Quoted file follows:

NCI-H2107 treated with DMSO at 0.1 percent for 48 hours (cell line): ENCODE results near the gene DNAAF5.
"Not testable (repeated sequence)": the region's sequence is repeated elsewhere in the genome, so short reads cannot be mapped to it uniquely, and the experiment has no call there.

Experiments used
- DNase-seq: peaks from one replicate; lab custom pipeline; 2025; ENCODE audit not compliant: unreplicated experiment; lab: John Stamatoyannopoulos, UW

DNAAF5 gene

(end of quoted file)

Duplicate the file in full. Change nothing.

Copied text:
NCI-H2107 treated with DMSO at 0.1 percent for 48 hours (cell line): ENCODE results near the gene DNAAF5.
"Not testable (repeated sequence)": the region's sequence is repeated elsewhere in the genome, so short reads cannot be mapped to it uniquely, and the experiment has no call there.

Experiments used
- DNase-seq: peaks from one replicate; lab custom pipeline; 2025; ENCODE audit not compliant: unreplicated experiment; lab: John Stamatoyannopoulos, UW

DNAAF5 gene